IDS working papers;309

Streetwalkers show the way : reframing the global debate on trafficking from sex workers’ perspectives

Published on 1 January 2008

This paper documents action research and discussions on trafficking by Durbar, a
network of 60,000 female, male and transgender sex workers in India. Durbar
finds that the realities of trafficking as experienced by sex workers are very
different from the myths. Durbar’s research found that while most of the sex
workers they interviewed were poor and lacked options, they left home by their
own choice, in search of better livelihoods, to escape violence or drudgery, or to
seek love. Numerous agents, many of them known to the trafficked individuals,
facilitated their subsequent travels and entry into sex work. Many of those
trafficked into sex work were able to negotiate better terms within a year or two,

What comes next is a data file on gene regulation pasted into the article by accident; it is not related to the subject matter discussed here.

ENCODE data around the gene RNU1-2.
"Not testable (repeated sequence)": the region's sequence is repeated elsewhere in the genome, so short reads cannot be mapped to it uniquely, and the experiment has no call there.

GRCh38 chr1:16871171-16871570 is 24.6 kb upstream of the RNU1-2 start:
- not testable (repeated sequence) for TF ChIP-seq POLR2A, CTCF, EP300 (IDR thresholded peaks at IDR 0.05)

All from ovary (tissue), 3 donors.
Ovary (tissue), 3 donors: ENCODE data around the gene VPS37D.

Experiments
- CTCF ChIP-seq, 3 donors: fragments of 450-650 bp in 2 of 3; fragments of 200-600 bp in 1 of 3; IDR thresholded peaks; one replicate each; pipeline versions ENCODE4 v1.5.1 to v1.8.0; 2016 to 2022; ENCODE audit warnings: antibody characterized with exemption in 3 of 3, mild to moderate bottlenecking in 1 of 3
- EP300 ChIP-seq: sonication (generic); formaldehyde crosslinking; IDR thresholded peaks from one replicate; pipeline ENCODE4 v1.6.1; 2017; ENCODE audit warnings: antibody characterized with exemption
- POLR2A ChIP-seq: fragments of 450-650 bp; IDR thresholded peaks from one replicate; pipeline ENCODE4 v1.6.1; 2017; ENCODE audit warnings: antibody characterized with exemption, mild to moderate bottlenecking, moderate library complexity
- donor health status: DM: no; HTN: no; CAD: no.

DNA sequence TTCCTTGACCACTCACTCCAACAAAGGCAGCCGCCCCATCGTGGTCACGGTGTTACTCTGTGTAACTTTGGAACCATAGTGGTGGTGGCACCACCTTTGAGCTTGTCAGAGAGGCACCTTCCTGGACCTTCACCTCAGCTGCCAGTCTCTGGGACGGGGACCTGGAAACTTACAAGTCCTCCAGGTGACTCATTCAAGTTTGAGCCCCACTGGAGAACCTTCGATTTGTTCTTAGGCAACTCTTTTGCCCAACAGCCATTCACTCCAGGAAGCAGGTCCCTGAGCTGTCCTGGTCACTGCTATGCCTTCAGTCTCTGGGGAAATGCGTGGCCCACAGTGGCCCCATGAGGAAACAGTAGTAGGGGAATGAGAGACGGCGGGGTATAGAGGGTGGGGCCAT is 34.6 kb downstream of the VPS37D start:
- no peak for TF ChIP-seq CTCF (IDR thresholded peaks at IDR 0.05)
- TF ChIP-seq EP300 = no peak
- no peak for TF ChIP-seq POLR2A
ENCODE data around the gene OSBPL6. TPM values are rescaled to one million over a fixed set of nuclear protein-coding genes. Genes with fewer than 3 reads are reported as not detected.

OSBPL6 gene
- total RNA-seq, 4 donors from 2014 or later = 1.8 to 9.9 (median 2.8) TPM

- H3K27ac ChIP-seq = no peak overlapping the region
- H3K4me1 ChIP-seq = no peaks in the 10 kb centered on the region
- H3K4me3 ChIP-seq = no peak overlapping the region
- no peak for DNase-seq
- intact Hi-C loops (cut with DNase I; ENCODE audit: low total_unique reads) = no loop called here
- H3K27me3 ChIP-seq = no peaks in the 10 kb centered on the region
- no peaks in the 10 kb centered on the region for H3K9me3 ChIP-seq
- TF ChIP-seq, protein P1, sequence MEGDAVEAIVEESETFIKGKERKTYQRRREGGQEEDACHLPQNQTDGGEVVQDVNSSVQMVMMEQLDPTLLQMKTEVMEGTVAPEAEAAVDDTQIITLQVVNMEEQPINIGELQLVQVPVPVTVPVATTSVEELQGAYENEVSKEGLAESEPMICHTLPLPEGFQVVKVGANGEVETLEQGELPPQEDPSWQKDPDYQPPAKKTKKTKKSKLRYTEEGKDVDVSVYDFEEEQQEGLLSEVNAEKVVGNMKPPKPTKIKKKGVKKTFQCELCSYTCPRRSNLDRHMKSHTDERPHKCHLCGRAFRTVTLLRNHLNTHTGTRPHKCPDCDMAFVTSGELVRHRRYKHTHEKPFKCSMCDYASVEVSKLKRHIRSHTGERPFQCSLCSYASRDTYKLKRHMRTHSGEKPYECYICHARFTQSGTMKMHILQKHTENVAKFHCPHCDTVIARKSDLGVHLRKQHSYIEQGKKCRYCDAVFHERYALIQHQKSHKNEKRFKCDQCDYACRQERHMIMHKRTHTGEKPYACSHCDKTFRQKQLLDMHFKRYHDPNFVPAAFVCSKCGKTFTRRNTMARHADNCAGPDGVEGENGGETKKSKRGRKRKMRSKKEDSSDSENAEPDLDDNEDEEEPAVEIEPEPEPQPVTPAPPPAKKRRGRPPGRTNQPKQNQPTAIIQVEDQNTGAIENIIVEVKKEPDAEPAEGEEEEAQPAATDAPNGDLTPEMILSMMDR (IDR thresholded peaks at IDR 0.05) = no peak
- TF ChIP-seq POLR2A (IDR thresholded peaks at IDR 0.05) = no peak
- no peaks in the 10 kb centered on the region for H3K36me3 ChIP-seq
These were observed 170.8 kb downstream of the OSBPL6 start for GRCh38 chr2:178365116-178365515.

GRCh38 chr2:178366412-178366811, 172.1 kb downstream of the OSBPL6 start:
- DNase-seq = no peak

after which they were free to leave but stayed in the industry because of the
economic incentives, and because returning to their families was no longer an
option due to the stigma associated with sex work. Durbar concludes that the
fundamental cause of trafficking is the persistent demand for using trafficked
workers who can be made to work without being provided fair wages or safe
working conditions, thereby hiking the profit margins of the employers. Thus
Durbar sees as most urgent the need to establish better labour standards in sex
work, and support individual sex workers tackling exploitative situations. This
includes supporting unwilling and underage sex workers by helping them decide
what to do, rather than handing them over to the police where they are likely to
face more harassment. Durbar has done this effectively through setting up ‘Self
Regulatory Boards’ in sex work sites. To date Durbar has rescued a total of 560
unwilling women and underage girls. And in sites where Durbar works, the
proportion of sex workers under 18 years old declined from 25.3 per cent in 1992
to 3.1 per cent in 2001.
Keywords: sexuality; sexual rights; sex work; prostitution; trafficking.

Publication details

published by
Bandyopadhyay, Nandinee


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